Jim Lux wrote:
> I haven't browsed through the Mouser or Digikey catalogs for this, but it
> seems that there must be analog transmitter/receiver components that are
> fairly inexpensive for HF thru UHF use (I know there are microwave links for
> fiber from Ortel, etc., but they arent' cheap)
> I wonder what it would take to build a HF preselector/amplifier/fiber
> transmitter and corresponding receiver. You could put the widget up the
> tower, and completely eliminate the whole "feedline as a radiator" or
> "feedline carrying lightning" issue. This is a receive kind of application..
> It's probably a bit bold to suggest putting your kilowatt linear up the
> tower, but the idea is there..
I used to design fiber optic communication test equipment at Agilent,
up to 40 Gb/s or so. We looked into sending analog signals optically,
but all the optical hardware is now highly integrated assemblies that
are designed to send digital signals only. The closest you could get
to analog transmission would be to frequency modulate an oscillator with
your spectrum and then FM demodulate at the other end. You might
as well just digitize the spectrum in that case.
> Or, for relay/tuner controls...
> A complete link is still in the $200 range (2 ends+cabling) but that's not
> totally unreasonable. For instance, if you had to string several hundred
> feet of multiconductor rotator or SteppIR controller cable.. copper prices
> are rising
> For instance, 10 conductor AWG22 cable runs about $1/ft these days (Mouser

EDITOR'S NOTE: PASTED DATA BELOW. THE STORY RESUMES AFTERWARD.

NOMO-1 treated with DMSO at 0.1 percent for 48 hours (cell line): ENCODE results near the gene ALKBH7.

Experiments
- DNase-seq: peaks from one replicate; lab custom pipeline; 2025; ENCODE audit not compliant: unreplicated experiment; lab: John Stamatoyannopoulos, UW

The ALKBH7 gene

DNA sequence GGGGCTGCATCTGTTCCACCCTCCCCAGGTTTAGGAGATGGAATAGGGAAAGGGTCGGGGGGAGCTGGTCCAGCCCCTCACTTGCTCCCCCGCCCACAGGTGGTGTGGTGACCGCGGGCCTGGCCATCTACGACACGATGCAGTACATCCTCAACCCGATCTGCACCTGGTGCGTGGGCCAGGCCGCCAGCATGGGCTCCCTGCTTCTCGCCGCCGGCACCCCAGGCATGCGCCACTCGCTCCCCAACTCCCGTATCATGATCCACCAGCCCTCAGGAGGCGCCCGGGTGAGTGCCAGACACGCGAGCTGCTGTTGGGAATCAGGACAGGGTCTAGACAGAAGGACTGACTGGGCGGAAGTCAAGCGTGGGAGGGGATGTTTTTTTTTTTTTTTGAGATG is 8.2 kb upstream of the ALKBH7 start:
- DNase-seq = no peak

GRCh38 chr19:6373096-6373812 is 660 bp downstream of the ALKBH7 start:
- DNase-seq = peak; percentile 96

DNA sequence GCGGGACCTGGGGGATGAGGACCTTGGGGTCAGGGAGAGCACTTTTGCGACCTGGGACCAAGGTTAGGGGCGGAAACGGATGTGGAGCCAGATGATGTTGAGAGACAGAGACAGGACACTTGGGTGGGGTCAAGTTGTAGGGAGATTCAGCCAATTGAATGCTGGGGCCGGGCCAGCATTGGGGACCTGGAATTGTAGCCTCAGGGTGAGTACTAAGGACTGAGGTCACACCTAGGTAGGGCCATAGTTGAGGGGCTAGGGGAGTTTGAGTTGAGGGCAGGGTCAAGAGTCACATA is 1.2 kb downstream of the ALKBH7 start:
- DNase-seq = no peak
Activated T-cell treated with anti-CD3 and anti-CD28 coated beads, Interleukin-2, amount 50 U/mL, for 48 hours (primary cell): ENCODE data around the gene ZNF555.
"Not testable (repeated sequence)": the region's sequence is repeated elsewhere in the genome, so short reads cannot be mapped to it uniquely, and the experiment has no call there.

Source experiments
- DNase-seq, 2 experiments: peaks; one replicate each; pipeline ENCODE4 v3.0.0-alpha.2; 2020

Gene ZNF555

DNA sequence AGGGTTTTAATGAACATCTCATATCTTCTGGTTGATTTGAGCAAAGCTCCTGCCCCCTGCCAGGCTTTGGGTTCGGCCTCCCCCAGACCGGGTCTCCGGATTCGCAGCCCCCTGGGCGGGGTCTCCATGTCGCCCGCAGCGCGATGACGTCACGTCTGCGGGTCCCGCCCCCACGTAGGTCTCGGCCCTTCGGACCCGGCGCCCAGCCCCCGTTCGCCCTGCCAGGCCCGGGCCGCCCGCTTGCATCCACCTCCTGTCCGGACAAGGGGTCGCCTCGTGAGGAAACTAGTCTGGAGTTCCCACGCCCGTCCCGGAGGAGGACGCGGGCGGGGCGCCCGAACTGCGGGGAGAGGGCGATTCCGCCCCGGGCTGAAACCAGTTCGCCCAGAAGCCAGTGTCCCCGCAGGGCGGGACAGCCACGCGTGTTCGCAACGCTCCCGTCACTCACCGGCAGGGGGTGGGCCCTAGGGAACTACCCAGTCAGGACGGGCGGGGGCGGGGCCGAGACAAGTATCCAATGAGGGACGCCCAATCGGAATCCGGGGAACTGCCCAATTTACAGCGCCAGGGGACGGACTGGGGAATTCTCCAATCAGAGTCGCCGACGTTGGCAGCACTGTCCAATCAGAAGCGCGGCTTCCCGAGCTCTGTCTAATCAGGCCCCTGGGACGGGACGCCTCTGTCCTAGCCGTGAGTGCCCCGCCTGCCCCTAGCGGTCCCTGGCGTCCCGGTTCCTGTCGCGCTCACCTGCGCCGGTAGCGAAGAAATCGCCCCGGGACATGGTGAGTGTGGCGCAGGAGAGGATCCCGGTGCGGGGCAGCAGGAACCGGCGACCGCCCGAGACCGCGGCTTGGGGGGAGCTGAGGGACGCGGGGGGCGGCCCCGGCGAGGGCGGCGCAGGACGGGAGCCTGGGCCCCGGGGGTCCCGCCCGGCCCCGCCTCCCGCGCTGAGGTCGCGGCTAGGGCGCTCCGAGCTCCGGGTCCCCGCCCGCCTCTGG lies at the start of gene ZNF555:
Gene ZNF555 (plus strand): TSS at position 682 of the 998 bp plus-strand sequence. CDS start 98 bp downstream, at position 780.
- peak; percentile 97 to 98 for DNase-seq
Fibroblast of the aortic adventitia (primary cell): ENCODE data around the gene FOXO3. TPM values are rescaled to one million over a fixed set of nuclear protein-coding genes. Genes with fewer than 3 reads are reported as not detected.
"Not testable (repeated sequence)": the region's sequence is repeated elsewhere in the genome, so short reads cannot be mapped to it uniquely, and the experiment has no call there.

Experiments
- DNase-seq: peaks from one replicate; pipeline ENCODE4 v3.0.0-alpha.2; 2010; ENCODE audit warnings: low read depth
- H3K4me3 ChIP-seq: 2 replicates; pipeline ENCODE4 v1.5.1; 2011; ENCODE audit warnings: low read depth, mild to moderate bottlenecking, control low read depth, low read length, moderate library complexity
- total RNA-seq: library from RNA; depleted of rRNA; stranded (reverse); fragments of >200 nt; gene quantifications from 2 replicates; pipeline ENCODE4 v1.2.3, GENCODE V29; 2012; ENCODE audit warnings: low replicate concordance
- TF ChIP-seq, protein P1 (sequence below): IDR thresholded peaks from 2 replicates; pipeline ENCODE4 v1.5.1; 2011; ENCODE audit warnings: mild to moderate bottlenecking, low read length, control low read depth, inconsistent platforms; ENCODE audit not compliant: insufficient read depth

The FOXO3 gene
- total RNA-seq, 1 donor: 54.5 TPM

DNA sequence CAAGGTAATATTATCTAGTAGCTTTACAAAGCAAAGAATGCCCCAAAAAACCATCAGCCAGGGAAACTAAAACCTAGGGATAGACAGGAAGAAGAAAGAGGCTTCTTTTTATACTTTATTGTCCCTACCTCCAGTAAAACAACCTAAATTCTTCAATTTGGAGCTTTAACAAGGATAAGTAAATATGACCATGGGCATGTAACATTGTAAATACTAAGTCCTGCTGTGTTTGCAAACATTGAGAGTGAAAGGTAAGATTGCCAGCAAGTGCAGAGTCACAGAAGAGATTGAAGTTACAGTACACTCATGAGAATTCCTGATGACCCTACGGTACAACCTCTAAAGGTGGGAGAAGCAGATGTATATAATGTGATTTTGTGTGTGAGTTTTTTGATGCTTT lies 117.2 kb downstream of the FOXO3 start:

> catalog page 904), so a 300 ft run is going to be $300. Compare that to a
> couple 75 dollar boxes on the ends and a cable at $20-30.. Browsing page 2075
> in the catalog, it looks like the low end cables are about $0.03/ft....Single
> mode (higher data rate) runs about $21 for a 20m cable and $16 for a 10m
> cable ($5/10m or $0.15/ft for the cable)
I already run CAT5 (6 cents a foot new at Fry's) to my tower and only
have the heavy duty stuff running up the tower. K7NV sells a remote
rotor controller to do this. Using Power Over Ethernet, you can use
CAT5 for both signalling and moderate amounts of power. To remote
a linear, this is the strategy I have arrived at: Step up
the power voltage to 480 VAC using a 5KW isolation transformer
wired as an autotransformer. At the linear, step it back down
to 240VAC. I have several of these transformers that people
gave me for free, if I could haul them away, hi. This allows me to
use fairly small wire. But the other magic bullet is to get a
solid state linear with a "Universal" switching power supply. These
supplies automagically run on any voltage between 85 and 260V.
Thus it doesn't matter if the line voltage at the linear sags 10%
or 20% on key down. The output is always 48V. Another strategy is
to put batteries at the linear and only use the connection to the
power company for charging them.
> I've also started to see this kind of thing showing up used/surplus (when
> they refurbish a business/commercial property, and pull the existing cabling
> infrastructure out).
> Maybe we need to start pushing the mfrs to build rotators, relay boxes, and
> stuff with fiber interconnects.
> Has anyone seen something like a "fiber to relay contacts" box? (sounds like
> a good QST project).
> (for short range.. the TOSlink plastic optical fibers like are used on audio
> gear are really cheap.. the LED and/or detectors are about $1 each... Cable
> is about a buck a meter in small quantities.)
> Jim, W6RMK
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